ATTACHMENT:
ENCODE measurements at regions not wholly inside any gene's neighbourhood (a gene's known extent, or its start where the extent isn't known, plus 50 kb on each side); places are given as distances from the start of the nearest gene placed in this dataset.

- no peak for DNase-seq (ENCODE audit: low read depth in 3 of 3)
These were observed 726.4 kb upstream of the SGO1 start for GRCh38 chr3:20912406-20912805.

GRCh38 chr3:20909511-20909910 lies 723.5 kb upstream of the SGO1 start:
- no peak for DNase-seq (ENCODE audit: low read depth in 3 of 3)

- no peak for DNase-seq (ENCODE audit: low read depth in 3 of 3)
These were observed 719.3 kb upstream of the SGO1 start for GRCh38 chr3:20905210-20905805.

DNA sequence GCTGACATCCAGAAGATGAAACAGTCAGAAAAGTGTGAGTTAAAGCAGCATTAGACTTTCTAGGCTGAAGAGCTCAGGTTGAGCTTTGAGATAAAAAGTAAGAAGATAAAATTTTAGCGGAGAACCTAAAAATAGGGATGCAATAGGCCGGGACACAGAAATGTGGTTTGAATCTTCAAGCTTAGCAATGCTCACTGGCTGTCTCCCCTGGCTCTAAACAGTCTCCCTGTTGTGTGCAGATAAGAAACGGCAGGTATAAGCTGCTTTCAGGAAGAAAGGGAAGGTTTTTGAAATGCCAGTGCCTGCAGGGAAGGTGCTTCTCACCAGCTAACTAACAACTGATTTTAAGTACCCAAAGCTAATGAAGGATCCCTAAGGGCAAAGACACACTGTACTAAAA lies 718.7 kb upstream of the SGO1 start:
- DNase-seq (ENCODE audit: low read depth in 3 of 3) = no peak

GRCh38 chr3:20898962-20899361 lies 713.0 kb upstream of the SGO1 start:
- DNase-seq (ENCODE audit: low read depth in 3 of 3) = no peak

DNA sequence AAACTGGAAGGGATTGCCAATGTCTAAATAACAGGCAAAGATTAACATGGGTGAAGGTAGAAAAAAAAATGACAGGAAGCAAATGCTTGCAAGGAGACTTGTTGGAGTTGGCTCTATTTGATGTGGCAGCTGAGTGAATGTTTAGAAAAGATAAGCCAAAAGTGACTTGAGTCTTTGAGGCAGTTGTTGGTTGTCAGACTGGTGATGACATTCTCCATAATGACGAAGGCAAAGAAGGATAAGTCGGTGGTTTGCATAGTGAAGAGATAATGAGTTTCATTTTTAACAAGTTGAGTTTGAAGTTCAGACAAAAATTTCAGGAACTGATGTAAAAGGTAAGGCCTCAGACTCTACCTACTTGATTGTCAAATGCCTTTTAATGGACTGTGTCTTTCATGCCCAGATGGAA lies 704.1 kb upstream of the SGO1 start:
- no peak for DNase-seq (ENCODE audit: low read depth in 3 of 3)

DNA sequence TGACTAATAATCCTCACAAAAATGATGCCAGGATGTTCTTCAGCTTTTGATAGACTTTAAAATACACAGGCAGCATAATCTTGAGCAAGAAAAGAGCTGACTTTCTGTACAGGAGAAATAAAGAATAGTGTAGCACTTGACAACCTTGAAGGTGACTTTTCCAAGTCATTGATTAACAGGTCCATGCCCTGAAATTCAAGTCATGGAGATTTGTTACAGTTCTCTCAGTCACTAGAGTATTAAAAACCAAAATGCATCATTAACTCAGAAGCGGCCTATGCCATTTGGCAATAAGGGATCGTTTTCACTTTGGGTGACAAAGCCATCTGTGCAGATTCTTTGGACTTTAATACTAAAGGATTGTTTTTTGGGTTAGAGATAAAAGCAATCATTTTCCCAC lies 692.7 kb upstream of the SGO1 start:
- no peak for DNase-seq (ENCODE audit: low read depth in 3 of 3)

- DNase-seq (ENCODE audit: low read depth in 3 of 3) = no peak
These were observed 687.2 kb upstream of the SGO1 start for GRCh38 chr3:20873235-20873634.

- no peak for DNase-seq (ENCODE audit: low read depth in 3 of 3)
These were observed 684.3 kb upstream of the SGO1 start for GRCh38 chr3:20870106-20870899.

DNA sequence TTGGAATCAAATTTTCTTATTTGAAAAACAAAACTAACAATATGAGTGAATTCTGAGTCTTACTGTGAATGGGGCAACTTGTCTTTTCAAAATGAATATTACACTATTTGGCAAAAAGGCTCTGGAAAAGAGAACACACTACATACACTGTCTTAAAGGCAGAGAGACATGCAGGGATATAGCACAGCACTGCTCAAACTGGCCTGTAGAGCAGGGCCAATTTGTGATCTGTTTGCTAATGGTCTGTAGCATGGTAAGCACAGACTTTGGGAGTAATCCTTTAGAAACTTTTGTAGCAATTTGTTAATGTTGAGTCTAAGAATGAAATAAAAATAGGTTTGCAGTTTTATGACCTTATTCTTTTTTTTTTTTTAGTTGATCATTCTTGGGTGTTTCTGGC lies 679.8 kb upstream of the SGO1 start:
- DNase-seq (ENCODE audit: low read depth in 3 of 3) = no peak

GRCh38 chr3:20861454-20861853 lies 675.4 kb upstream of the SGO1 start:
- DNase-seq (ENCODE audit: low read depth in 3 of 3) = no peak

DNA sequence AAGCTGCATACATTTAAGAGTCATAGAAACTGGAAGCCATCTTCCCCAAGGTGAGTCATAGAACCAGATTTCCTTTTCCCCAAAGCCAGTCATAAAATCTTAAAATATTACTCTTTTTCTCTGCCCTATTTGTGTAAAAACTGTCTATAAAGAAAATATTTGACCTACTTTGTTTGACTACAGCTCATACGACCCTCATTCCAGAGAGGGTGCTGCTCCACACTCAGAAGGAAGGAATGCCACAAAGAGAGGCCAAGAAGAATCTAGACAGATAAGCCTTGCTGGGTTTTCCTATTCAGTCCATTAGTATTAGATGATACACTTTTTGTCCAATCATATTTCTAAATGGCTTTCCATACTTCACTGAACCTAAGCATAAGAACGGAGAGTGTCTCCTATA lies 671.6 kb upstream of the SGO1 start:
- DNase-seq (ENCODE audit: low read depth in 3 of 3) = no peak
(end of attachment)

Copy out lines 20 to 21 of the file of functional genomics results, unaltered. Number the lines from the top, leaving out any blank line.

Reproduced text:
DNA sequence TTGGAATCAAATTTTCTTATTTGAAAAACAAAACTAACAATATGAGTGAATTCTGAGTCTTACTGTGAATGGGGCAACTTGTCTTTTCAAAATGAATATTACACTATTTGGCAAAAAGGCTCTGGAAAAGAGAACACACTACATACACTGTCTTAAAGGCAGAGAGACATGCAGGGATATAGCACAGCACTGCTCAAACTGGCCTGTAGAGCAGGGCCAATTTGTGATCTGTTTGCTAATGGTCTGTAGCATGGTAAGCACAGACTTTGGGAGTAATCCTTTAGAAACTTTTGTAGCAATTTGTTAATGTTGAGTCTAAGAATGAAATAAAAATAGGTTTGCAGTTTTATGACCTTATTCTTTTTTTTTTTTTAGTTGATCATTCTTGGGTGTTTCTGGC lies 679.8 kb upstream of the SGO1 start:
- DNase-seq (ENCODE audit: low read depth in 3 of 3) = no peak